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Activists Protest Chick-fil-A's Anti-Gay Marriage Stance at New Hollywood Location

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Not everyone is so in love with Chick-fil-A that they flock to the ends of the earth with their special Chick-fil-A tent in tow every time a new location pops up.

After the first wave of hardcore chicken-lovers paying tribute to the chain's new Hollywood location subsided, a new wave of activists showed up on Saturday to protest the ownership's stance on gay marriage, according to Hollywood Patch.

Chick-fil-A's charitable arm has said explicitly that they do not support same-sex marriage. Activists have said the company's association with groups like Focus on the Family and the Fellowship of Christian Athletes have left a bad taste in their mouths.

"It's about civil rights," Ken Howard, one of the organizers of Saturday's protest, told Patch. "It's not anti-Christian. It's pro-civil rights and against hate groups."

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Chick-fil-A did not comment specifically on the Hollywood protest, but they released a general statement to Patch saying that none of their donations have been given to support an anti-gay agenda:

At Chick-fil-A, we have a genuine commitment to hospitality for all of our guests. We are not anti-anybody and have no agenda, policy or position against anyone as some continue to confuse with misleading reports. We have a 65-year history of providing hospitality for all people and, as a dedicated family business, serving and valuing everyone regardless of their beliefs or opinions. We support a number of organizations that enrich the communities where we serve daily. Some of these organizations are faith-based and marriage focused and others are not. These donations have not been given to support an anti-gay political agenda.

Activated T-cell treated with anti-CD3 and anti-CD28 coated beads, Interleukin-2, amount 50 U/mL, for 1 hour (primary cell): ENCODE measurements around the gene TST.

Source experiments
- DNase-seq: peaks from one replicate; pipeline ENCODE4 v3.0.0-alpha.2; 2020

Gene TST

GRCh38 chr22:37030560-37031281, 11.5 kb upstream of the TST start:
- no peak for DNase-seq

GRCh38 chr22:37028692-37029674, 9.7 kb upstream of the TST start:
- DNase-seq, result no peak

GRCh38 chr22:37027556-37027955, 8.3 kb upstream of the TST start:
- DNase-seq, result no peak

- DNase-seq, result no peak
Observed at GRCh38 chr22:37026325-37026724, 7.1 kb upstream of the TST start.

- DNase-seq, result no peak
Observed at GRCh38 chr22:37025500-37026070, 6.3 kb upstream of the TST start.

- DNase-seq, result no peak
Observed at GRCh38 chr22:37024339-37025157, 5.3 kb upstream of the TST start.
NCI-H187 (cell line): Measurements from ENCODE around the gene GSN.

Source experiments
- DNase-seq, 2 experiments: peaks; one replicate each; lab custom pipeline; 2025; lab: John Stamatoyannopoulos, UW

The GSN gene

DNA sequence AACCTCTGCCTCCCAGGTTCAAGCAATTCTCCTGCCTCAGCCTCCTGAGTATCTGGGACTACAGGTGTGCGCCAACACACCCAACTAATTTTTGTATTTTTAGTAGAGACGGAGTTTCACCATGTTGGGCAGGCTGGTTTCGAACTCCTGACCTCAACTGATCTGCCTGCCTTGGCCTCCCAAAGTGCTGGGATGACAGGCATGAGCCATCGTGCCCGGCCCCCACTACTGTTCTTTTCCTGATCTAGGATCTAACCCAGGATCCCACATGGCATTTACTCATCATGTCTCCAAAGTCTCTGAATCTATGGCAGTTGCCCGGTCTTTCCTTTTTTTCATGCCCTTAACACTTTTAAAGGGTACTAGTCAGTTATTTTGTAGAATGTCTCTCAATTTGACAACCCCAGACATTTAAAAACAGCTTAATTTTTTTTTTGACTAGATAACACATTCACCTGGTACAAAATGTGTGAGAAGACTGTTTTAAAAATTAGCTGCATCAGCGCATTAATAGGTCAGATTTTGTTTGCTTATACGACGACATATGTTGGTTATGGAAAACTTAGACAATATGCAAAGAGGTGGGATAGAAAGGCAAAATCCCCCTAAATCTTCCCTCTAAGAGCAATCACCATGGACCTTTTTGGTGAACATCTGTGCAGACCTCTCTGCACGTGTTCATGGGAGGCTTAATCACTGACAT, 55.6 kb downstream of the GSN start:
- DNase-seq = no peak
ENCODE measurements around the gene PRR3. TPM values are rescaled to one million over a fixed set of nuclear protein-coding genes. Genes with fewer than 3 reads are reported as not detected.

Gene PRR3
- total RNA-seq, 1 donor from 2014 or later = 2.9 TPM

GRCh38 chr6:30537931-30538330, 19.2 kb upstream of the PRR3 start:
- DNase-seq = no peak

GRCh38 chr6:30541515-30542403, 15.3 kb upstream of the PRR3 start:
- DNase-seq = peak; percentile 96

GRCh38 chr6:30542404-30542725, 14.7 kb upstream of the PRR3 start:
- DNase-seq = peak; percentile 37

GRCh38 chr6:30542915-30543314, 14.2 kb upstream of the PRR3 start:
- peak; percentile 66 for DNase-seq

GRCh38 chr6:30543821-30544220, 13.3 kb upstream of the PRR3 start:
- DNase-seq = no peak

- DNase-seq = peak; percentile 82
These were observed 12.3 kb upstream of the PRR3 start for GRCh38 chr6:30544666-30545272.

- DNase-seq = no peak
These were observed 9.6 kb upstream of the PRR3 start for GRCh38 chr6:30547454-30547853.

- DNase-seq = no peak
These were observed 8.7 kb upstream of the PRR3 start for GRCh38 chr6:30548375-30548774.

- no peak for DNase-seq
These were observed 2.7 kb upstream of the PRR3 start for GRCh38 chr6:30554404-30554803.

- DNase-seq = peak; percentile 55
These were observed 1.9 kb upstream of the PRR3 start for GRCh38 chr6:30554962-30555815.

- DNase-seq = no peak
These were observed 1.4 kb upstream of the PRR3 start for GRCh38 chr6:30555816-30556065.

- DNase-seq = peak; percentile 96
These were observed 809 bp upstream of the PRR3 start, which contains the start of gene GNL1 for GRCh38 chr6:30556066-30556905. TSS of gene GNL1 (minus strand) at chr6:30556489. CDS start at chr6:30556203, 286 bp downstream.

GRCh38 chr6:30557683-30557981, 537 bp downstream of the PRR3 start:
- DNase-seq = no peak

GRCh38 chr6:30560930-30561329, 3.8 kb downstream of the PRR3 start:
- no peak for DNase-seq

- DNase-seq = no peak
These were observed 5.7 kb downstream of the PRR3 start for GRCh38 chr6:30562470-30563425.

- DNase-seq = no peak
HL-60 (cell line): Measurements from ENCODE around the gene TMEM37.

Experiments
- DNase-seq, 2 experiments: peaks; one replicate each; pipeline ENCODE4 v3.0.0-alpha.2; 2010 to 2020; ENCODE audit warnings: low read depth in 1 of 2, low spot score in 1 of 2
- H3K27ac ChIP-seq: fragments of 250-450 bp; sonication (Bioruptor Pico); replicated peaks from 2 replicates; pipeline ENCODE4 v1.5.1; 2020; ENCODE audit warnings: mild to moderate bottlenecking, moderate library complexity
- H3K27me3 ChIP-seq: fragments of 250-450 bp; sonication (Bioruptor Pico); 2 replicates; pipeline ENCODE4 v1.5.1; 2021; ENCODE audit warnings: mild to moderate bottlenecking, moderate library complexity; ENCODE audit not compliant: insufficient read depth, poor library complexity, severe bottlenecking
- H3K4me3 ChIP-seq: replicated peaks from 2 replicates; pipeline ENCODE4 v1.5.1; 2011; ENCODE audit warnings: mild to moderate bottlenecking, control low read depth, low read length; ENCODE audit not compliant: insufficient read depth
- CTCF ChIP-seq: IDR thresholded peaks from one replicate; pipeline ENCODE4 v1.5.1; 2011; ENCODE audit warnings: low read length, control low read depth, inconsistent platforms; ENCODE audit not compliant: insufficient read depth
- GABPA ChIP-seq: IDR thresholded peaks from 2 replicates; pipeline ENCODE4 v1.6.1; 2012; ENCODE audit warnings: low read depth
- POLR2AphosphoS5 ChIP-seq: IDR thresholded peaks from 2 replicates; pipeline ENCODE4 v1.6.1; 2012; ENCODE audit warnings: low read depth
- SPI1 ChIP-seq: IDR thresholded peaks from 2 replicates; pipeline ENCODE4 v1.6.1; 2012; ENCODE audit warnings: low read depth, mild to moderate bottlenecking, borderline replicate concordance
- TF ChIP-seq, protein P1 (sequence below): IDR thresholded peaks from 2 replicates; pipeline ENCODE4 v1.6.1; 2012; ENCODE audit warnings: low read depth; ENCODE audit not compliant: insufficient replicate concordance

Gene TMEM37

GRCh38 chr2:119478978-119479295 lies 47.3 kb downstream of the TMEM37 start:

Patch said about 30 activists showed up to the protest. This video created by an activist shows that they were able to attract the attention of sympathetic passers-by at the busy intersection, who weren't aware of the the company's stance on gay marriage.

The company's corporate mission is explicitly Christian. It includes a charge "to glorify God by being a faithful steward of all that is entrusted to us." Some of its employment practices in the past have attracted scrutiny, according to the New York Times:

The company's Christian culture and its strict hiring practices, which require potential operators to discuss their marital status and civic and church involvement, have attracted controversy before, including a 2002 lawsuit brought by a Muslim restaurant owner in Houston who said he was fired because he did not pray to Jesus with other employees at a training session. The suit was settled.